- What about minor children? You can create a trust or trusts in your will for any minor children, or any adult children, until they reach a certain age of responsibility. These trusts will then protect your estate against any loss or dissipation that might result from giving them funds too early. If you fail to include trusts for minor children, at the age of 18, minors become entitled to their inheritance, regardless of whether they are capable of receiving it.
- What about burial or cremation instructions? Your will does not take effect until you die, and therefore you should make separate provision for these arrangements, stating your funeral and burial preferences.
- What about gifts to charity? If you die without a will, your estate will pass to your closest family, and nothing will go to your favorite charity. However, in your will, you can make provision for an charities you wish, and possibly receive a tax benefit by doing so.
- Can I just prepare my own will? Preparing a will is not a job for amateurs. Every will must be tailor-made to fit your particular circumstances. All wills in Florida must be prepared and executed according to Florida law – including signing before two independent witnesses and a notary public. At death, the original signed will must be submitted to the court. A copy is not acceptable, since the court assumes that the decedent destroyed the original before death. It is extremely important to devote your time and attention to making your will, so you can know for certain that your wishes will be carried out. After working hard to acquire your estate assets, why take a chance on a do-it-yourself kit that might not be valid at death?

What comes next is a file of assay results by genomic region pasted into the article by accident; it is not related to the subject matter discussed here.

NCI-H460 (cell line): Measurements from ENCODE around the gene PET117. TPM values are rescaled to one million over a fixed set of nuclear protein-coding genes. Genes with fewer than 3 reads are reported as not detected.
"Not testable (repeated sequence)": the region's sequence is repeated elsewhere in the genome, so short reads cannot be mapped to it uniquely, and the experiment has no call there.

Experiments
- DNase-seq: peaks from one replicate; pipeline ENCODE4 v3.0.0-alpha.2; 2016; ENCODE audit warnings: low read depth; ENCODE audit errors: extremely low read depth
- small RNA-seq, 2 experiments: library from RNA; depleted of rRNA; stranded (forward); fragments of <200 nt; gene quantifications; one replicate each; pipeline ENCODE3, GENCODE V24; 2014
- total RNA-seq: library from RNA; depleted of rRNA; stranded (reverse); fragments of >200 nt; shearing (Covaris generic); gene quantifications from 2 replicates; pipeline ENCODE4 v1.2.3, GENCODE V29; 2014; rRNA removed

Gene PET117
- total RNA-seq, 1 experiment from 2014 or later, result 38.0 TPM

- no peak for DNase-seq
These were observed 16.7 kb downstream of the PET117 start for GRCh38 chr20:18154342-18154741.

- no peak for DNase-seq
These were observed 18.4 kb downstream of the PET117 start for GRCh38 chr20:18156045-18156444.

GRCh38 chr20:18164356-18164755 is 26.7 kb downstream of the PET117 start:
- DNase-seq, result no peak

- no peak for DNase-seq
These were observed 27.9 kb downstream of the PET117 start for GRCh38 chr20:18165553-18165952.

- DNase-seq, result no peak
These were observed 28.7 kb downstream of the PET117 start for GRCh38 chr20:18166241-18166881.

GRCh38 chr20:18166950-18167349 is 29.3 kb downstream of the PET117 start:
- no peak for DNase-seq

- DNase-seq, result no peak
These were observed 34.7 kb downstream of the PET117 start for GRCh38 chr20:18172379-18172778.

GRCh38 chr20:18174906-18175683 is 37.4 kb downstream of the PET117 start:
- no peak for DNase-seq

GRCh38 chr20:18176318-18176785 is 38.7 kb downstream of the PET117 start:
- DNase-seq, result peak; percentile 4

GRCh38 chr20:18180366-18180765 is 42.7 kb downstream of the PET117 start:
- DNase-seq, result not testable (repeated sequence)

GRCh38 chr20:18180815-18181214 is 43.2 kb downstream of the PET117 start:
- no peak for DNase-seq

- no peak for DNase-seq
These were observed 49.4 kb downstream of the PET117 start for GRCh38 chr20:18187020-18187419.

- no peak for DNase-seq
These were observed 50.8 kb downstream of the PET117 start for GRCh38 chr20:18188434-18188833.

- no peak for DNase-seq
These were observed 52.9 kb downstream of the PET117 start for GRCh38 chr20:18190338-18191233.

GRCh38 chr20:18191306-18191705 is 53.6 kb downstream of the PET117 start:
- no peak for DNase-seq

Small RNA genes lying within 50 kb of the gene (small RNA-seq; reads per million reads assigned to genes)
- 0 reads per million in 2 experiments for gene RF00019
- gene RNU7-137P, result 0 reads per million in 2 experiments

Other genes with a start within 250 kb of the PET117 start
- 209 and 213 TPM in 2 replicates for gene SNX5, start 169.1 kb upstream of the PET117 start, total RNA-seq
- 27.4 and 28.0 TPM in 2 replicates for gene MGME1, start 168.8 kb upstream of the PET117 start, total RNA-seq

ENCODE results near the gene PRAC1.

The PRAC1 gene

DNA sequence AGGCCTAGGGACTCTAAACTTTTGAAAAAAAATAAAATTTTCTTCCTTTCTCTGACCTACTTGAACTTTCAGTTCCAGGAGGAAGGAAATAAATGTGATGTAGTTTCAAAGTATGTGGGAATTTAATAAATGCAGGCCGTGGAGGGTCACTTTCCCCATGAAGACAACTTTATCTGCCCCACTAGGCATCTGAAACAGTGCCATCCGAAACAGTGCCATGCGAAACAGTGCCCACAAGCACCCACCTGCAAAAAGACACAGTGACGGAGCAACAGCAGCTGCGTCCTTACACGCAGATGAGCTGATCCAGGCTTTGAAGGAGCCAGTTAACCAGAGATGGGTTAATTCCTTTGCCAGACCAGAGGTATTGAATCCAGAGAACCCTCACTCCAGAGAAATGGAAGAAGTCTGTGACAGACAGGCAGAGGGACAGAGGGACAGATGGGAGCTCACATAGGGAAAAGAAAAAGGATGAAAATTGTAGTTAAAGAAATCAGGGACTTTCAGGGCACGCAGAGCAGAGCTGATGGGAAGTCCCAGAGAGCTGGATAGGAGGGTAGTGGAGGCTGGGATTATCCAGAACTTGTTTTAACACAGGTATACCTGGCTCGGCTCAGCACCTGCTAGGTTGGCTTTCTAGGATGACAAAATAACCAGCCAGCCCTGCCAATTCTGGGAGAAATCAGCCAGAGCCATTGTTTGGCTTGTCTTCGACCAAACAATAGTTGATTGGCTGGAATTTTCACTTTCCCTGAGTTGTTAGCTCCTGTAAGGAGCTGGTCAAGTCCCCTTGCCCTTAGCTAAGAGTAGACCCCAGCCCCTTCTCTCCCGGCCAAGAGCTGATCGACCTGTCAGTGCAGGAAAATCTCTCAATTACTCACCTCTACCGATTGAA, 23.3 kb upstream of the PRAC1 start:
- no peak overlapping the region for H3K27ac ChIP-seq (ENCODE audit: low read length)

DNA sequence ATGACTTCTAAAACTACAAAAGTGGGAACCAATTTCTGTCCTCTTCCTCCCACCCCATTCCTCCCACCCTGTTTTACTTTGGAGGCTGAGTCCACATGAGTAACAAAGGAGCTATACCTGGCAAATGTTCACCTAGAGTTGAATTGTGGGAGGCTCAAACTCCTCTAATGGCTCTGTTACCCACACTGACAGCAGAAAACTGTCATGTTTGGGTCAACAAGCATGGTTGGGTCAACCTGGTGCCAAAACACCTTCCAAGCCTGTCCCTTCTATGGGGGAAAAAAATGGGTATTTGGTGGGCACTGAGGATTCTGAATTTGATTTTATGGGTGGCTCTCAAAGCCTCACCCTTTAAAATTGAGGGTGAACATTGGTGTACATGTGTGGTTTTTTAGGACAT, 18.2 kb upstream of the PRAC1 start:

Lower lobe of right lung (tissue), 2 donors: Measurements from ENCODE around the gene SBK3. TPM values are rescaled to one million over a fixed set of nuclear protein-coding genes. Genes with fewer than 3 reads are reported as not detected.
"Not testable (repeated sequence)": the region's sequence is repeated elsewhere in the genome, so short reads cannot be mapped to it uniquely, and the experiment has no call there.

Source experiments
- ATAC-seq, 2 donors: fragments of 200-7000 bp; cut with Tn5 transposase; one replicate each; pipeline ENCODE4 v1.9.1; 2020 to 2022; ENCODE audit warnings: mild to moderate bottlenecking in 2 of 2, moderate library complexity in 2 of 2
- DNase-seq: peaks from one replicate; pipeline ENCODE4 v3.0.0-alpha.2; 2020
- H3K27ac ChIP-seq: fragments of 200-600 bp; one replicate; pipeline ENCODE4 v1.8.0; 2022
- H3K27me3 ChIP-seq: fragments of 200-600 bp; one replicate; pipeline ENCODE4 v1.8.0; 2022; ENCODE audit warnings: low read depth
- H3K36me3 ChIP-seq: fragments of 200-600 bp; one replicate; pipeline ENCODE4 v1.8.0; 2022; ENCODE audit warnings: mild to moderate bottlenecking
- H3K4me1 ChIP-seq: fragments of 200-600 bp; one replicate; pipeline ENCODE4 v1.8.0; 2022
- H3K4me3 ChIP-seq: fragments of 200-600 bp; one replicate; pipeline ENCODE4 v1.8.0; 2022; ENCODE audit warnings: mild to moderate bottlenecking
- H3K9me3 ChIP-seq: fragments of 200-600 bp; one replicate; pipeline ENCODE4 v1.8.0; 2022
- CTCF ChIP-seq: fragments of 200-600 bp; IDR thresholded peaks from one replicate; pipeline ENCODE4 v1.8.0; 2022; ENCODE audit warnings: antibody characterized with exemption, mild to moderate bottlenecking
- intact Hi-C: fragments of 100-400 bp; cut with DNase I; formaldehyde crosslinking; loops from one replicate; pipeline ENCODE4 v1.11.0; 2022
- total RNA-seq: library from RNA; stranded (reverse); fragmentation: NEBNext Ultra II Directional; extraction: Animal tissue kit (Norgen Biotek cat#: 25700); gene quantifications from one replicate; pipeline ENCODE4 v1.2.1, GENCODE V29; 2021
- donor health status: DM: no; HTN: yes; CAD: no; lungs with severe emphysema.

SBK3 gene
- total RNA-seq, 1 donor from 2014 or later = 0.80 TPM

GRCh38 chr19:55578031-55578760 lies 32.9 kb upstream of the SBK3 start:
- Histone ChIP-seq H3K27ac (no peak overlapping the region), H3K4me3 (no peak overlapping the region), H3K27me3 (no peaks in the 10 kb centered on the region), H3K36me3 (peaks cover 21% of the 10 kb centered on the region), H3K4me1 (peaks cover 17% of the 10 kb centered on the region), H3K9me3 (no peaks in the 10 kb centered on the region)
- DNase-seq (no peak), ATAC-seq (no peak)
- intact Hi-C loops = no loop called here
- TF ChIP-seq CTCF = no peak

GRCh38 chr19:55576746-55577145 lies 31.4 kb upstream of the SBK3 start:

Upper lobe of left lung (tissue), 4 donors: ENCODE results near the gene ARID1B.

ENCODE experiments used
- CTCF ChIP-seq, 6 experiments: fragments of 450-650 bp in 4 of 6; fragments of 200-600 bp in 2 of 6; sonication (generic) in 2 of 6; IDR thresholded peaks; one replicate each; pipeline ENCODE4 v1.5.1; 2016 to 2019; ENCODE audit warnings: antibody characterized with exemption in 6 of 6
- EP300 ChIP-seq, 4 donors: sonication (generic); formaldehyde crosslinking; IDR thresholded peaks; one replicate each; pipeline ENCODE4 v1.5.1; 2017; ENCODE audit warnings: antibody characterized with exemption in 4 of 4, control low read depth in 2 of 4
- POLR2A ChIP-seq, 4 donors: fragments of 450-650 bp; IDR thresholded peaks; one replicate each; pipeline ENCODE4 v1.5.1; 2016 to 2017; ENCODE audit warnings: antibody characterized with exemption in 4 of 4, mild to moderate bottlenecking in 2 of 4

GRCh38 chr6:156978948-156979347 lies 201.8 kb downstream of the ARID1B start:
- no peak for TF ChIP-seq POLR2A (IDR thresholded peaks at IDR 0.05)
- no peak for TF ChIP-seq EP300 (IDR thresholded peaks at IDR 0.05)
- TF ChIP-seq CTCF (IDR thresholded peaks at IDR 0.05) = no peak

- What about proceeds of life insurance and pension plans – do they pass through my probate estate? If insurance policies or retirement accounts name a beneficiary, upon death of the decedent, the proceeds will be distributed to the named beneficiary, and will not go through the probate estate.
- Does my will avoid probate? No, to the contrary, if anyone dies in Florida owing assets in his/her own name, his/her estate will be administered under the supervision of the probate court. The probate process is necessary, and can sometimes be time-consuming and expensive. The alternative to probate is through use of a revocable living trust.